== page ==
I’d been a candidate in the United Methodist ordination process for a year and a half. I’d been a seminary student for two semesters, and I’d been a solo pastor for three months when a member of my tiny little congregation at Linvale United Methodist Church outside Princeton, New Jersey went home one Sunday after the 10:00 worship service, climbed downstairs to his basement, spread out the plastic tarp that was still dirty from a long ago family camping trip, unlocked the deer rifle with which he’d once taught his son to hunt in the Pine Barrens, sat down in a wrought iron lawn chair, and killed himself.
It had been seven years since I’d given my life to Christ. I had ten ‘Master of Divinity’ courses notched on my transcript. I’d been a minister for a dozen or so Sundays. And, suddenly, one of my first tasks in that role was to minister to the family of a church member who had taken his own life.
The man was elderly, and he was terminally ill with cancer, painfully so. This was my second direct experience with suicide.
The first came had come at the church at which I’d interned just a few months previous.
A friend recently lost a good friend the same way and asked me the question that always comes up in those situations:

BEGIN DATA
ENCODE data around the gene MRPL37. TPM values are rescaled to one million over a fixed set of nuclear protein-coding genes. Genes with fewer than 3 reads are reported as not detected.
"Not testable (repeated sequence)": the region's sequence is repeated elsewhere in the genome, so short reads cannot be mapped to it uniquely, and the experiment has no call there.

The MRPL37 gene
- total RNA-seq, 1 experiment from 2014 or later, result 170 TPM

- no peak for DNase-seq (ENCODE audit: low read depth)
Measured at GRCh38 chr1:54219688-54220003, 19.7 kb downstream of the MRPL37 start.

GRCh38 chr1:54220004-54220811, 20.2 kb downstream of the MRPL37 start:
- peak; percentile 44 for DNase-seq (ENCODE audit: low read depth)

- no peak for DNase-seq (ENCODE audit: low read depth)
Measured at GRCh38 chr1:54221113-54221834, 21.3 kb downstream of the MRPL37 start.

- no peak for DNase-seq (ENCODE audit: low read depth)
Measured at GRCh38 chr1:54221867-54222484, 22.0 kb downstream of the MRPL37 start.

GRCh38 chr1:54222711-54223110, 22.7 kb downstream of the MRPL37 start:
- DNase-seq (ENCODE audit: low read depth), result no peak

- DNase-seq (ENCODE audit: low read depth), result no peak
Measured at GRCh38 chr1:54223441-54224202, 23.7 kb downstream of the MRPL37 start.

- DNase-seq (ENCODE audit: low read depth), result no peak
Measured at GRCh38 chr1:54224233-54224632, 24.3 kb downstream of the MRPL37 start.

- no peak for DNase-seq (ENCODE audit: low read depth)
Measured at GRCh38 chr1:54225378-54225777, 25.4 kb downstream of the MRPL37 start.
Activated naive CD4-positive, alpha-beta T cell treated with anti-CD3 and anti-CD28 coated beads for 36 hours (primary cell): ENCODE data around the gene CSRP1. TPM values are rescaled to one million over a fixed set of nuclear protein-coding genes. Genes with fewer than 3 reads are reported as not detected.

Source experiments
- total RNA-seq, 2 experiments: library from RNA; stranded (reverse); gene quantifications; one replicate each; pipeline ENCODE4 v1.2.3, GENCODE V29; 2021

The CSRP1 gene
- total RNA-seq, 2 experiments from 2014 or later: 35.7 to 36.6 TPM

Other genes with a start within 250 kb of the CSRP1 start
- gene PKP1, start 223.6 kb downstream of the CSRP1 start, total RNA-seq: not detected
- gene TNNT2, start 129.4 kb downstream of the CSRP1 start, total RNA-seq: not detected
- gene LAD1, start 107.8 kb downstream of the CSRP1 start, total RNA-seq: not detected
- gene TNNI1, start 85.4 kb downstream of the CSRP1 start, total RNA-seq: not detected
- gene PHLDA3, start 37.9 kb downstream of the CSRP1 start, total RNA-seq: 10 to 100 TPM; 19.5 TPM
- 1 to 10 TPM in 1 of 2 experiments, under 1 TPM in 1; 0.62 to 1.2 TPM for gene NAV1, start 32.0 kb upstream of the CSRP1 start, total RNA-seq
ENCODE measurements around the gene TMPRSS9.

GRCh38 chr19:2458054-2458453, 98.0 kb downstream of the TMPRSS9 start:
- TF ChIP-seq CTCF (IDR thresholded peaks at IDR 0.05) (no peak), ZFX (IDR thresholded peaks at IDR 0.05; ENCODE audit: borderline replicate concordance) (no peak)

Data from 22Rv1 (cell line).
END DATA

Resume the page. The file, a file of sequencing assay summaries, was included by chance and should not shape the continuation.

What does the Church believe about suicide?
Is suicide really an unforgivable sin?
Before anyone goes about answering such a question to distinguish suicide as a rational choice and suicide as the result of mental or emotional illness.
There is a deep difference between, say, Inspector Javert and Rick Warren’s who tragically suffered mental illness and recently sucumbed to it.
With the former example in mind, the Christian tradition has historically held suicide to be morally wrong because the act of suicide represents a refusal to live moment-by-moment. In this sense, in suicide, the creature seeks to exercise the autonomy of the creator. Thus suicide marks a rejection of our status as finite creatures made by God. Because it’s not solely “my” life that I’m taking, suicide can, theologically speaking, be understood as an assault or affront to God, the One to whom “my” life belongs. For Christians, this kind of suicide is an attack on someone else’s property.
Suicide is an issue around which many painful myths cohere so it’s important to point out that, from a Christian viewpoint, suicide does not necessarily condemn one to irretrievable punishment.
God no more judges a person on the single sinful act of suicide than God judges any one else solely on a single sinful act.
Rather the Christian understanding that even with those commit suicide God takes the measure of a whole life and judges based on the sum of that life.
When it comes to the first sort of suicide, the sort I encountered in my first parish difficult though it was, what is important for a Christian ethical perspective is that Christians refuse to speak the culturally dominant language of independence. This is hard.